In an unprecedented move, the EU has withheld funds from new member Bulgaria because the ineffective measures it’s taken against organized crime. Killings, frauds and corruption all seem to go unprosecuted and unpunished.
The European Union’s (EU) dramatic action in suspending aid to Bulgaria came after ample warnings that mere commitment to judicial reform was not enough.
Monitoring reports based on information from Bulgarian authorities, expert reports by member states, and technical experts and civil society consistently pointed to the failure to act decisively against corruption and crime that led the European Commission in late July to block €825 million in pre-accession funds and to pull accreditation for the two Bulgarian government agencies that manage the funds.
The commission’s first monitoring report in late June 2007 concluded that the Bulgarian government was committed to judicial reform and to combating corruption and organized crime. However, it noted weakness in translating these intentions into concrete results.
A second report last February concluded that while Bulgarians were trying to bring about judicial reform and was fighting corruption at its borders, more had to be done about corruption within local government. It also called for action against high-level corruption.
The latest report found few results to demonstrate that new institutions and procedures established had accomplished anything. And it pointed to disturbing connections between organized crime and top officials in the country.
Almost no one had been arrested, prosecuted or sentenced – and bold killings continue.
On April 7, Georgi Stoev, variously described as a writer, a former gangster or as a chronicler of the criminals, was fatally shot just meters from the city’s busiest boulevard in front of hundreds of witnesses. He died in a hospital some hours later.
Over the last couple of years, Stoev had given dozens of interviews to newspapers, magazines and TV shows and published nine big-selling books about the rise of the criminal underworld in Bulgaria since the post-communist transition began 1989. He did not hide his own participation and he revealed titbits about the lives of semi-mythical Bulgarian bandits, popular politicians and show business personalities.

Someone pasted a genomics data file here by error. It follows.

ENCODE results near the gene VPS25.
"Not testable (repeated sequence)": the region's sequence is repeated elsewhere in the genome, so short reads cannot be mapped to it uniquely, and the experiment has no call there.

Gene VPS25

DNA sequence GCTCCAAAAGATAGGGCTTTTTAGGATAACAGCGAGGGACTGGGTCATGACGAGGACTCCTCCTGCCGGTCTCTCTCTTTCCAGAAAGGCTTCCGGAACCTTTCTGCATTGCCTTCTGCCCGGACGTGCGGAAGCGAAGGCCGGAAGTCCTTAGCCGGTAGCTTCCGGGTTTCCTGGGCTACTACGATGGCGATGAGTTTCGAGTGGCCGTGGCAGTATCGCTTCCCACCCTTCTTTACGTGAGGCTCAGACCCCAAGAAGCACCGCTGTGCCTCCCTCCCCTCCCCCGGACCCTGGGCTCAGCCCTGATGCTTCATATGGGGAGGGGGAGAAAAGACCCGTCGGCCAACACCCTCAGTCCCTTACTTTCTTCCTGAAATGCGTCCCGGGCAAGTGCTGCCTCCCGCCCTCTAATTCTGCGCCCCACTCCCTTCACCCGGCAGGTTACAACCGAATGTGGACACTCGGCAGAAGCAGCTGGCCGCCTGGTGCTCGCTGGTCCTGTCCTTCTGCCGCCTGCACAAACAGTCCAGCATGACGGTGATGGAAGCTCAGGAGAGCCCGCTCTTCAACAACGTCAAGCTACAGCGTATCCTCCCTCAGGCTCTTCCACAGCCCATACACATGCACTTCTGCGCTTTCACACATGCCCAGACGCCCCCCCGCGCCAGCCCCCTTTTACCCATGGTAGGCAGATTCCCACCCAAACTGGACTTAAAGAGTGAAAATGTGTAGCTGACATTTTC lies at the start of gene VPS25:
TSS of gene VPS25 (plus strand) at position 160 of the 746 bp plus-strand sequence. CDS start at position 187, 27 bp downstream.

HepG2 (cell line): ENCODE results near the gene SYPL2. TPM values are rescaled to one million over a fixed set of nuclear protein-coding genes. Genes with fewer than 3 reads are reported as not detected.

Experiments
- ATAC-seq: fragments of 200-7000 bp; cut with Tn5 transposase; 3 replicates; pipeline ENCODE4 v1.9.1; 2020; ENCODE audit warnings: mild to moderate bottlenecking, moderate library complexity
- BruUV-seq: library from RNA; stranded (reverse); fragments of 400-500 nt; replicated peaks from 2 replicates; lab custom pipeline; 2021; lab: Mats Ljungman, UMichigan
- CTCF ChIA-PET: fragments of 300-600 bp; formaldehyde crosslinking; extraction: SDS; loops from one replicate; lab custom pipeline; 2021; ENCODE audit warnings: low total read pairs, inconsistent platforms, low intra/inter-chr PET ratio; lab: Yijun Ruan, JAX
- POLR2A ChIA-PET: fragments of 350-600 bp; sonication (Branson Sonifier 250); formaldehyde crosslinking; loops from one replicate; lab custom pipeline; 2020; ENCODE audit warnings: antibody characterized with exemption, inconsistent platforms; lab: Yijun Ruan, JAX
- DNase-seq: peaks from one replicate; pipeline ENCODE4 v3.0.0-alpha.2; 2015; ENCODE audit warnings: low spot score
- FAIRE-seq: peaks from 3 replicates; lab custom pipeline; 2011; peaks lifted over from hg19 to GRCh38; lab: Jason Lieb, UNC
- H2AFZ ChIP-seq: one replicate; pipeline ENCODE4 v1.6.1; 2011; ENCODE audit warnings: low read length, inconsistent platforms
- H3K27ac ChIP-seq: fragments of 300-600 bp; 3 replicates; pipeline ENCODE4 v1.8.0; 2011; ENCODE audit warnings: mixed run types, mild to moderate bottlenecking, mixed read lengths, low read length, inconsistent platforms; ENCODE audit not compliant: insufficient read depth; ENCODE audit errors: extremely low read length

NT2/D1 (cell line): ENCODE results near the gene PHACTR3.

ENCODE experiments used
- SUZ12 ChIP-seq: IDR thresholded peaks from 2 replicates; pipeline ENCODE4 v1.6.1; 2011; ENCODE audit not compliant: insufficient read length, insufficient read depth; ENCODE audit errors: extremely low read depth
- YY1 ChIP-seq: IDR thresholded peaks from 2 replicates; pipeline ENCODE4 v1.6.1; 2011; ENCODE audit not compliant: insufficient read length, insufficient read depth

Former foreign minister Luben Gotsev was one of his favorite topics. Stoev depicted the powerful Bulgarian Socialist Party (BSP) member in TV appearances as both a homosexual and the “real godfather of the Bulgarian mafia.” After the last of these programs, Gotsev commented to the Weekend newspaper, “Stoev wrote a lot of nonsense… let him carry it to the graveyard.”
Stoev’s loud-and-clear murder diverted attention from another bloody incident just the day before: the murder of 41-year-old businessman Borislav Georgiev in the Luylin district of west Sofia.
Georgiev had been director of Atomenergoremont – a private company that had won more than €20 million in state commissions to repair the Kozloduy nuclear power plant.
According to the Bulgarian trade register, Atomenergoremont is entirely owned by the Bulgarian Energy Company, which is half owned by Tradespot Investment Limited, a company registered in the Virgin Islands. The other half of its shares are owned by Radostina Dimova, 38, who figures in all the significant projects and companies of the businessman Hristo Kovachki. Kovachki is known for the support he gave to the newly founded Lider (Leader) Party.
“This killing is a threat to me and to all our structures,” Kovachki said. “This definitely sends some sort of a signal, which is unpleasant.”
These two murders overlapped with a major scandal in the Interior Ministry of Rumen Petkov, a leading Socialist Party member and one of the faces of the ruling coalition.
The ministry had long insisted it was waging a determined battle with criminal groups and corrupt officials. But its squeaky-clean image was shattered when Atanas Atanasov, a deputy in parliament, revealed recorded conversations from a CD he found in his post box at parliament in March. These conversations showed that Ivan Ivanov, deputy director of the ministry’s Unit for Fighting Organized Crime, warning alcohol producers about planned police actions against them over unpaid tax.
Ivanov was arrested and an investigation started, but Petkov, who had hired him, insisted there was no need for him to resign.
Then Vanio Tanov, the former chief of the organized crime unit, revealed that in December 2006 the minister had met with Angel Hristov and Plamen Galev, two businessmen then under police investigation.
Petkov did not deny the businessmen’s shady image, nor that he had met them. But he maintained that he was negotiating in order to avoid their collision with other criminal groups and the creation of a negative image of Bulgaria.